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    Common Data Security Standards of Senior Living Data

    phone with security app

    As of 2020, the U.S. Census Bureau reports that approximately one in six people ages 65 or older will live in a senior living community at some point. Knowing that, it's vital for senior living communities to understand the breadth of data they'll collect and how to protect it.

    The senior living sector serves some of the most vulnerable people in the country. Their data and privacy are targets, which is why adhering to data security standards is essential for all senior living communities, healthcare providers, independent living communities, memory care units, and assisted living communities. 

    An Introduction to Data Security in Senior Living Software

    Whether you run a senior living community, provide nursing home care, are the head of residential care communities, work within a skilled nursing facility, or manage assisted living communities, the care services you provide are an essential part of seniors' lives. Those care services create a risk, though, if you're not using the right senior living software to protect seniors' data. 

    Nursing homes and senior living communities are vulnerable to all kinds of cybersecurity risks, such as:

    • Identity theft
    • Ransomware attacks
    • Data breaches
    • Cyberattacks
    • Fraud

    Why? Cybercriminals see this vulnerable population as low-hanging fruit. On top of that, the healthcare industry often has sensitive data but often lacks the kind of network security it needs to keep that data out of the hands of those who would misuse it.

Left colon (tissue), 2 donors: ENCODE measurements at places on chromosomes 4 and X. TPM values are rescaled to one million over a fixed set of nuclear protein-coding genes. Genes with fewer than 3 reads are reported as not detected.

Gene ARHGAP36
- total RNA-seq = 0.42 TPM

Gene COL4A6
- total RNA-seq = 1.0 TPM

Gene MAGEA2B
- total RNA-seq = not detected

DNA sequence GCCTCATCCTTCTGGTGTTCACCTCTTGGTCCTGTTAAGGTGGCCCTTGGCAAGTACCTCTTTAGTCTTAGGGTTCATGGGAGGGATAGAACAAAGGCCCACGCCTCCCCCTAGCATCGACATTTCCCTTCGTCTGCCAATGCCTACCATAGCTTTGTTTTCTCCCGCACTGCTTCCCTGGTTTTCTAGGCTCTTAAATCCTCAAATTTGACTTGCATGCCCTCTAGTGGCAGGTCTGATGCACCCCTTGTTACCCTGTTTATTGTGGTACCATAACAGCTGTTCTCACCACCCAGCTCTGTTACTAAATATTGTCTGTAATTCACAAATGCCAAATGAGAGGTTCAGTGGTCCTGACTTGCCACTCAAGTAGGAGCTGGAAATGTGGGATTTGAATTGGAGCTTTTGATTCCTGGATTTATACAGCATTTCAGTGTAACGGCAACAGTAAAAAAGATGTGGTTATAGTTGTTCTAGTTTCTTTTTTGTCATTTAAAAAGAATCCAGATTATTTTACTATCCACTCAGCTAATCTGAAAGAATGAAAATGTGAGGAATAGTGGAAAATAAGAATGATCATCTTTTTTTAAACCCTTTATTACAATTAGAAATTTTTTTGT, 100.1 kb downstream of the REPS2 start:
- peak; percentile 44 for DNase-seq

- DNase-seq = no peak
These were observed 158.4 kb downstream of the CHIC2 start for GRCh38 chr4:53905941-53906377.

Good data security is paramount to protecting the aging population you work with every day in your care communities. 

    Key Data Protection Regulations

    There are many data protection regulations that aim to reduce the likelihood of exposing sensitive patient information. The General Data Protection Regulation (GDRP) and Health Insurance Portability and Accountability Act (HIPAA) are two that you should understand well.

    The Health Insurance Portability and Accountability Act

    Whether you're in California, Florida, Missouri, Delaware, Wyoming, Ohio, or another state, medical records are protected by the Health Insurance Portability and Accountability Act. It was first adopted in 1996, but since then, the HIPAA Privacy Rule has been used to help protect medical records as well as any health information that could identify someone down to the individual level. These rules also cover electronic protected health records or e-PHI.

    The General Data Protection Regulation

    Although the General Data Protection Regulation is a European Union-based ruleset, it does apply to the United States. U.S.-based companies fall under the jurisdiction of this regulation when they collect data on or provide services or goods to EU or European Economic Area citizens. 

    You may not believe this would impact your business, but think about this: Many people in the United States have dual citizenship or are in the country as residents only. And Forbes reported that nearly 40% of Americans could claim dual citizenship in a European Country.